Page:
Eye on the Capitol|
Charitable choice will work only if we do it in right way
There can be no gag rules for churches or refusal by state to play its proper role
Second of two columns
By John Huebscher
As noted in the last column, the prospect of fostering
collaboration between government and faith-based agencies
(sometimes called "charitable choice") has its detractors.
But equally worrisome are the expectations of some who support
the concept. In some quarters, the idea persists that faith-based
organizations can save money by doing more efficiently what
government attempts to do in relieving social ills.
The image of small, lean programs might be appealing, but there
are two important reasons why backers of charitable choice do
religion no favor when they intimate that such groups can replace
the state as the primary provider and guarantor of services to
needy people. It would be nice if religious-based charitable and
social service organizations fully met all the needs of the
But that approach was tried and abandoned long ago. For, whether
we consider soup kitchens, homeless shelters, hospitals, or
foster care programs, the religious groups have never been able
to take care of all the needy people who have a legitimate claim
to the community's helping hand.
Indeed, had parish-based responses been sufficient years ago,
diocesan Catholic Charities would not have been created in the
first place. Moreover, even as Catholic Charities agencies came
into being, the U.S. Bishops, in their Program for Reconstruction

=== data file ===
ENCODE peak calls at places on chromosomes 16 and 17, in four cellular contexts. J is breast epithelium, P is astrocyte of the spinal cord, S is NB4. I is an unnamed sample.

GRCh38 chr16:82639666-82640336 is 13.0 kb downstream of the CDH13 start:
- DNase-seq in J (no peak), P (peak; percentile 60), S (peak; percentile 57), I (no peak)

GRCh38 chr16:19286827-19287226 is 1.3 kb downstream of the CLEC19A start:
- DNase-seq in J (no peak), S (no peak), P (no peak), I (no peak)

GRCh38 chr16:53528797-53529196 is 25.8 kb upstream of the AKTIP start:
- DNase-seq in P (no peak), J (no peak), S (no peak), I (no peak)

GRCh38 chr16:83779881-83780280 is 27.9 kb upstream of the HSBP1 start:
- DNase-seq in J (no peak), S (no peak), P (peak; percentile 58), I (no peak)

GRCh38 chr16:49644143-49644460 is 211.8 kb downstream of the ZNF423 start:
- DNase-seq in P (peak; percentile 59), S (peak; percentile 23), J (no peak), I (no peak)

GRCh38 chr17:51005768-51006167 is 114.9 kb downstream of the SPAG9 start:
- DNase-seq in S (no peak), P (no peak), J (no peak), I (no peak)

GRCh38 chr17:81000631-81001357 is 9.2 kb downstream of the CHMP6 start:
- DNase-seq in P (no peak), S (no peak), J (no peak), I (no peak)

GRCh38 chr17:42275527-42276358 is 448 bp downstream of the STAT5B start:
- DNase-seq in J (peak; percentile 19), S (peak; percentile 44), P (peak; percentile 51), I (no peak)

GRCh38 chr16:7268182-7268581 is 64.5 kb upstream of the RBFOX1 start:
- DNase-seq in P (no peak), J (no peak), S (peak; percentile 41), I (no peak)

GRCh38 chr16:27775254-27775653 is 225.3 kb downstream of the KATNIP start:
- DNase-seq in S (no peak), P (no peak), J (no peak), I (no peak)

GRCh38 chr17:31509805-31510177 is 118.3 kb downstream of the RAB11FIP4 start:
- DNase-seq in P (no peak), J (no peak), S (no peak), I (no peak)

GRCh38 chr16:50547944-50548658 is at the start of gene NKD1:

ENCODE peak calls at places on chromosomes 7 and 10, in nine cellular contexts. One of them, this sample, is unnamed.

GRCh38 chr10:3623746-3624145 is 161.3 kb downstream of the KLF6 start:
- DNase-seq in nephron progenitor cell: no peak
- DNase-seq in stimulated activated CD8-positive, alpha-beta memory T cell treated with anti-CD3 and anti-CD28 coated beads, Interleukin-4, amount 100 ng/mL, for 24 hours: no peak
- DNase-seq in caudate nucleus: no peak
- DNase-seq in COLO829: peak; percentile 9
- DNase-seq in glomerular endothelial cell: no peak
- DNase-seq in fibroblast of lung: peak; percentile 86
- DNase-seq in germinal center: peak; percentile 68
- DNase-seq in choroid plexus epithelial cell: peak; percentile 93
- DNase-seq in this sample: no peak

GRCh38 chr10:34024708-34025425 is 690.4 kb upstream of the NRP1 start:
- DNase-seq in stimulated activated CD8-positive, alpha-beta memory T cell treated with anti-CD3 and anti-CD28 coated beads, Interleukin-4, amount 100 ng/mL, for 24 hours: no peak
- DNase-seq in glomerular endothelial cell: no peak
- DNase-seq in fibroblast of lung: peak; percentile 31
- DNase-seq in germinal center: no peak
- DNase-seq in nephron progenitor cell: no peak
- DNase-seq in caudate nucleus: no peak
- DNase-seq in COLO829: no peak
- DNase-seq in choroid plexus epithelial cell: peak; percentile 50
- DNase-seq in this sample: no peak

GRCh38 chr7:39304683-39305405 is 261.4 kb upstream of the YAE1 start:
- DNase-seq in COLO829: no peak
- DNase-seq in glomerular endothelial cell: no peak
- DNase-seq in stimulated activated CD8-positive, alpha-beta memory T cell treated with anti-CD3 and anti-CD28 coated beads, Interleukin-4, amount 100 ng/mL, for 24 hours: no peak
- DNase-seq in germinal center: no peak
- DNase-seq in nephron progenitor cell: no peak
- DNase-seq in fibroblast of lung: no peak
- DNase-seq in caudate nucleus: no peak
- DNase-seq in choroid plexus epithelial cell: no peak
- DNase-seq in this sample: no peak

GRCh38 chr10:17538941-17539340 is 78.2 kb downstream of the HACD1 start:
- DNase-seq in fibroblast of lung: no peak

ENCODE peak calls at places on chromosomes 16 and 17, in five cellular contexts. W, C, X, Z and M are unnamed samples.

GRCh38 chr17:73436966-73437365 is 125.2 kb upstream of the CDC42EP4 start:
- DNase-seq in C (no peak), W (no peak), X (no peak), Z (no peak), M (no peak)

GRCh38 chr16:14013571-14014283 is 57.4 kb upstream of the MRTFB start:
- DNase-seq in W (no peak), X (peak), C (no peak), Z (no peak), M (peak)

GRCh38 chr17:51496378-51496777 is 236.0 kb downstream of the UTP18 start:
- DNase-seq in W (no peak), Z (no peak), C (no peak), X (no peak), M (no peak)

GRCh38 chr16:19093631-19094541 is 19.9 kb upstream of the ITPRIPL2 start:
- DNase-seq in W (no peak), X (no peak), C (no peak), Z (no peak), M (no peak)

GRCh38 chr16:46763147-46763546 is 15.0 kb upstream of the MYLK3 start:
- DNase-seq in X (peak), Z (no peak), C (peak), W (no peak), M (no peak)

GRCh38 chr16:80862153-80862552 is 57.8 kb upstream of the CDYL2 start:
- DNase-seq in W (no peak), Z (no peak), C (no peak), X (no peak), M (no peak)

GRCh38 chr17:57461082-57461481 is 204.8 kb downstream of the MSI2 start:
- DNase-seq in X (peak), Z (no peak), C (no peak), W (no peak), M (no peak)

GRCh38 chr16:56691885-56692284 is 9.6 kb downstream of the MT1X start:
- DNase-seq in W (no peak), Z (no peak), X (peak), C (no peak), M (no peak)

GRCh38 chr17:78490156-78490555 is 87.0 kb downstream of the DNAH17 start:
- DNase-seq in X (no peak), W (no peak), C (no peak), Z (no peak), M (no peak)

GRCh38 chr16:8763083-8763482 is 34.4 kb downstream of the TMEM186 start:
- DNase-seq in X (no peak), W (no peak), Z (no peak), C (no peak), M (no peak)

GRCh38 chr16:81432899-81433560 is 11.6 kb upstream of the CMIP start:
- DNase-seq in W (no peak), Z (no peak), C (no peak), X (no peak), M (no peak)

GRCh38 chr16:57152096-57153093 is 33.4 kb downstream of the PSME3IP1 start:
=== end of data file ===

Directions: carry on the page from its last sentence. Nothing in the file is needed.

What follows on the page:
of the Social Order, crafted in 1919, recognized that the
political system had a role to play in meeting basic needs of
needy individuals and families.
It reflects the fact that Catholic thought has long recognized
the difference between justice and charity. Charity is a
short-term response - often a personal one - to an immediate need
or crisis. Justice is more detailed and a long-term response,
often structural in nature, to a persistent problem.
For example, providing a meal in a parish kitchen or from a local
food pantry is a matter of charity. Making sure that those who
work have a just wage is a matter of justice. It is an act of
charity to give a homeless family shelter. Providing access to
affordable housing is a matter of justice. Offering free
emergency treatment to a poor person is an act of charity by a
Catholic hospital. Making affordable health insurance accessible
to the 40 million Americans who currently lack it is a matter of
Individuals are called to acts of charity. But, whether we look
to the Preamble to the Constitution or to the Catechism, we see
that it is the duty of the state to establish justice.
In this context, charitable choice can be a tool for expanding
charitable responses and steps toward securing justice in our
society. But it ought not become an excuse for relieving citizens
and the state from their responsibility to provide just policies
that address these larger needs.
It would also be a mistake to think that a new partnership with
government means religious groups will, or should, abandon their
prophetic role of speaking out on behalf of the needy as a price
for accepting public funds.
Regrettably, Congress actually considered such an idea in recent
years. Ironically, this "gag rule for advocates" was offered by
some of the same people who argue for more faith-based
involvement in problem solving.
Because people are social by nature, individuals and
organizations can achieve more together than they do working
separately. So the cooperation between government and faith-based
groups envisioned by backers of "charitable choice" can be a plus
for all of us. But only if we do it right.
(Huebscher is executive director of the Wisconsin Catholic
Conference, the civil arm of the state's five diocesan bishops.)